RyanAir has certainly had it’s share of bad press in the past. From charging customers to use the plane’s restroom to forcing travelers to check bags for obscene prices, even when their bags fit their regulations, it seems there is no level low enough for RyanAir to stoop in order to increase profits and make traveling an even more hellish experience than it already is.
Claiming to have the “Lowest Fares in Europe” with the slogan “Fly Cheaper” certainly doesn’t ring true for the many travelers who have fallen prey to the company’s alleged misleading practices.
Kayak.com has also had it’s share of bad press and customer horror stories.
A traveler recalled his recent trip to Greece using RyanAir for a one-way 30-minute flight from the island of Santorini to Athens which was booked through Kayak.
His original 2 tickets cost a total of $153. However, when he arrived at the ticket desk, he was informed that there is a €55 charge per person if you did not print your boarding pass ahead of time and a €67. charge for checking one bag.
Now many airlines stoop to new lows when upcharging travelers, but requiring unsuspecting customers on their vacations to seek out a printer to print a boarding pass is a bit ridiculous if you ask me. Most “normal” airlines have computer kiosks and ticket desks.
But not RyanAir. It appears they are COUNTING on you to not print your boarding pass in advance. So much so that they fail mention these extra costs during the booking process in a clear way, especially when booking through 3rd-party sites like Kayak.com.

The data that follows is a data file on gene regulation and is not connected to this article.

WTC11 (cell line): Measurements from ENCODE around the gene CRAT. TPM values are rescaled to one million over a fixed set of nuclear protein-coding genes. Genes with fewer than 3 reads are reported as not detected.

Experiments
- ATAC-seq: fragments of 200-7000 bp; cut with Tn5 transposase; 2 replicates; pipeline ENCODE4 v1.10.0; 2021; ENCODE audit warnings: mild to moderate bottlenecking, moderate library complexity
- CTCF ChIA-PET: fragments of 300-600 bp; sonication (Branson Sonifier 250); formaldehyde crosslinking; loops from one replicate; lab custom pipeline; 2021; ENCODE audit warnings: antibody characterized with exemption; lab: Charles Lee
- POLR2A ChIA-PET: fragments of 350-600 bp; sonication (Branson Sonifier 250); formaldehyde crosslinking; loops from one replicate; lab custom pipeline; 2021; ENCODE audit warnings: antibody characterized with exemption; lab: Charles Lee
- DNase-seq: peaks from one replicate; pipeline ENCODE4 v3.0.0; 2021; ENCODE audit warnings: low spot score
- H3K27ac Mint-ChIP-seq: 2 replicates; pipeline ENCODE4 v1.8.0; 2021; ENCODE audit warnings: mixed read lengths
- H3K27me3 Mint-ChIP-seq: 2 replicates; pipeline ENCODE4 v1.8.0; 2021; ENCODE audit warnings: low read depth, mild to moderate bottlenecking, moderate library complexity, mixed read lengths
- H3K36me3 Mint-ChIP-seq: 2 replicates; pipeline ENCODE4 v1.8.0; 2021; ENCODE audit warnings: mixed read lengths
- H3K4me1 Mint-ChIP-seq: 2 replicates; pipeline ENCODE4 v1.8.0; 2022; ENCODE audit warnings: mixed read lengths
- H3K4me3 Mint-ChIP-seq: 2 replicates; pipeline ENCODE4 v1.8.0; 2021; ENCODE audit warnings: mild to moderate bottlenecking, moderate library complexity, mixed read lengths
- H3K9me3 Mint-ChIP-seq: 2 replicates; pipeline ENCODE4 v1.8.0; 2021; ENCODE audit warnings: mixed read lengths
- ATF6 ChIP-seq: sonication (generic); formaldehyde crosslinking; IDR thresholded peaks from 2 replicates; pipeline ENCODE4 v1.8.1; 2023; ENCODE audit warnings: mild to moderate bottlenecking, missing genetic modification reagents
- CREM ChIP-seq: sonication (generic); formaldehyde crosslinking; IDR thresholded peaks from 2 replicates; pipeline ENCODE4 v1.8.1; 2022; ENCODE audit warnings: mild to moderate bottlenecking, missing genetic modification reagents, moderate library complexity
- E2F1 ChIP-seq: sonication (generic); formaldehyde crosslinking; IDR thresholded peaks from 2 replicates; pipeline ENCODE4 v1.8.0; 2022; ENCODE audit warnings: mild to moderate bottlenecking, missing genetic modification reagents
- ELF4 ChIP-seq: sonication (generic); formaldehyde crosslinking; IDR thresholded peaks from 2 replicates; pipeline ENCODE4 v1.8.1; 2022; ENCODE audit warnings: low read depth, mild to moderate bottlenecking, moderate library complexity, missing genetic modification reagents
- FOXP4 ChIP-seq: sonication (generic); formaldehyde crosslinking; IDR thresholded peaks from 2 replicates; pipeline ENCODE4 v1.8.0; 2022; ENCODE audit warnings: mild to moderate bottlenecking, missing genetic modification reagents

And what about those who are elderly and not savvy with computers? My father would not know the first thing about doing this. In a sense, this could be a form of age-discrimination. And sadly, “portable travel printers” have not caught on.
All of this begs the question, are RyanAir and Kayak in cahoots to mislead customers?
Kayak.com, who claims to make the booking process simpler posts flight prices for RyanAir, yet also fails to mention the excessive fees from RyanAir during the process.
Both claim that they give a small link, which is not direct, of these stipulations to a page on RyanAir.com’s site ironically titled “THE SMALL PRINT“.
It appears as if RyanAir is openly admitting to the fact that their extra costs and stipulations are hard to read!
With both Kayak.com and RyanAir seemingly mocking and laughing in customer’s faces, it is important for travelers to be selective and always read the fine print as well as EVERY tiny link on the airline’s website before traveling.
In addition, this author’s recommendation is to avoid sites like Kayak.com who do not adequately provide all the necessary extra costs or information when booking through them and RyanAir who appears to look for any way to take more money out of your pocket.